I’ve written it before and I will write it again, but I grew up in Bethlehem. Second Avenue to be exact and I am one of those people that will always know where I came from. I learned a lot growing up in this small city and seen a lot of changes. I was always looking from the outside in and never made my presence known. The same view goes for the Lehigh Valley music scene. Growing up I loved the pop-punk music that came out of the Lehigh Valley, from Weston to Ritter and Nooner to Digger, Chris Benner lived down the street from me! However, as I got older I really started to feel out of place in the “punk” community. Then again I never really was in it. I just liked the melodic bands like the ones above and also Royal Noise Brigade. Sure I knew the owner of Square of Opposition Records, Chris Regec, through my sister, but the music wasn’t really my thing. Taking my love of music elsewhere, I started looking outside my community and touring with national bands like Mxpx, The Fold, Tokyo Rose, and more. I didn’t even know what was coming out of Bethlehem anymore. My friend Koji kept telling me to check out a local band in my area. I kept putting it off due to my interest in the Bethlehem music scene was decreasing, but once my friend Adrian said, “come to Musikfest on Tuesday and see Slingshot Dakota, it’s free”, I thought why not. I am glad I did, because my view on the Bethlehem music scene changed for the better.
Slingshot Dakota consists of two members who are husband and wife. Carly Comando on keys and vocals, and Tom Patterson on drums and vocals. Right away I knew the dynamics between them was going to be fun. A husband and wife band has more connectivity in their music compared to three or more random guys in a regular band. Prior to the show, I listened to an album by this couple and was surprised already that something like this is coming out of Bethlehem. However, during a live setting, Slingshot Dakota blew their recording out of the water. Tom Patterson is one, an excellent drummer, and two, a beast when playing. I really thought the skins of his drums would’ve broken by the second song. Carly on the other hand puts a lot of emotion behind her voice when singing. It shows on the record, but during a live setting is when you can really hear it.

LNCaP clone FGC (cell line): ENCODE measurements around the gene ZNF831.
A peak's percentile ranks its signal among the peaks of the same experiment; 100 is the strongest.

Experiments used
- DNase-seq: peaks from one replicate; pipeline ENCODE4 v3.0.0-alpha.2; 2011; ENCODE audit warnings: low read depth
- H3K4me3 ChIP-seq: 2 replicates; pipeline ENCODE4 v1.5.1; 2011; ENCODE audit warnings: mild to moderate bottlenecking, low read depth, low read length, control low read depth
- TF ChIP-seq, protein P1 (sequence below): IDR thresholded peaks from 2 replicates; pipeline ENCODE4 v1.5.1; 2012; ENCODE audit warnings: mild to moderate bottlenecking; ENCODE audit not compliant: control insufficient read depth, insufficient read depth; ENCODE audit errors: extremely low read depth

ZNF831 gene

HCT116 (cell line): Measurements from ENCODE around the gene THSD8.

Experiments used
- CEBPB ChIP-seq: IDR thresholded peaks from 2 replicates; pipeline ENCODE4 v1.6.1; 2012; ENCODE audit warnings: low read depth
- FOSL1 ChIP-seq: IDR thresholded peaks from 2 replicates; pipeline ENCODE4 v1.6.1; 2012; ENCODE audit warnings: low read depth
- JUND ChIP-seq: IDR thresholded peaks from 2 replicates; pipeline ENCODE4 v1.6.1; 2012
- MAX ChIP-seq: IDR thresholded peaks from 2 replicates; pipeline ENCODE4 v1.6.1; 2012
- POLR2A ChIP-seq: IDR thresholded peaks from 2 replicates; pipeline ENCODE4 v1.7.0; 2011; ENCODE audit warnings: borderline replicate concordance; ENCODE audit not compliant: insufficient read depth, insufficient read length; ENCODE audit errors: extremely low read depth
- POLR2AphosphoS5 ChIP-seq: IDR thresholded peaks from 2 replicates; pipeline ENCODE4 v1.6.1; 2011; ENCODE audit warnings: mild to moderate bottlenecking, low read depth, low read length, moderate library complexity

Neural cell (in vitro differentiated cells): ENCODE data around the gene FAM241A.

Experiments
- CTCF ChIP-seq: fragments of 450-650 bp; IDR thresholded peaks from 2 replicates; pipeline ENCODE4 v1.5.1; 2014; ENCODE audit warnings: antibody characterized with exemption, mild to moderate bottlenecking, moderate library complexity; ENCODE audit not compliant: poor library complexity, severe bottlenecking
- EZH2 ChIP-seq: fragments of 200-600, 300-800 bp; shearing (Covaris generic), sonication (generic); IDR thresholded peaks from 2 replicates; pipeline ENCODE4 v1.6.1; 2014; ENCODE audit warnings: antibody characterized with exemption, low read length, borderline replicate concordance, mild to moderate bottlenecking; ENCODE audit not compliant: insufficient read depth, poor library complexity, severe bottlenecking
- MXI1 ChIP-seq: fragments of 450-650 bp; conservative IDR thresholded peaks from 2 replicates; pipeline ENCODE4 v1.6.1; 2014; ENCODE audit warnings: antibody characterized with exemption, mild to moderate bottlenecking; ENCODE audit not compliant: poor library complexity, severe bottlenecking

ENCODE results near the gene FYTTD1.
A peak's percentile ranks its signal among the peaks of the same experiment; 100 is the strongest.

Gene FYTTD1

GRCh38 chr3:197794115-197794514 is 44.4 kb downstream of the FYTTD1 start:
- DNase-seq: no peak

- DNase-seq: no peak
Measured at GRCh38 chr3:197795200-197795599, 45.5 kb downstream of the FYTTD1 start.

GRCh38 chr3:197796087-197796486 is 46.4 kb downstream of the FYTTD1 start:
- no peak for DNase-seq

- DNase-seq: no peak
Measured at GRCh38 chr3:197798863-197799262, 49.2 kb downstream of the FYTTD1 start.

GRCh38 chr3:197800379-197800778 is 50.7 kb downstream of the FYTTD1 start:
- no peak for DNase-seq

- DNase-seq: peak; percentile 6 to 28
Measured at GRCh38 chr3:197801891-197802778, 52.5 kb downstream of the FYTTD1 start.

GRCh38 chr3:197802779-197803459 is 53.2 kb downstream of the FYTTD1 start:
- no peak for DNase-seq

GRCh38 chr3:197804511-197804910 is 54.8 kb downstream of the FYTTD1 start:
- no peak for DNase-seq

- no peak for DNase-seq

For a later show, and the last of the night at Musikfest, Slingshot Dakota built a fairly big crowd of loyal fans and a whole lot of newer fans, including myself. It might have been the drums, or Carly’s voice, or maybe Tom’s joking talk in between songs, but I think Slingshot Dakota got more curious onlookers than any other band at Musikfest. I hope some people went home and dug into what they just saw. Myself on the other hand will now look more into not only Slingshot Dakota, but also what Bethlehem’s music scene has to offer. Maybe Slingshot Dakota is a one off band, but I love the search in finding new bands to like and maybe I will find more in my hometown. Just like love, it will come when I least expect it.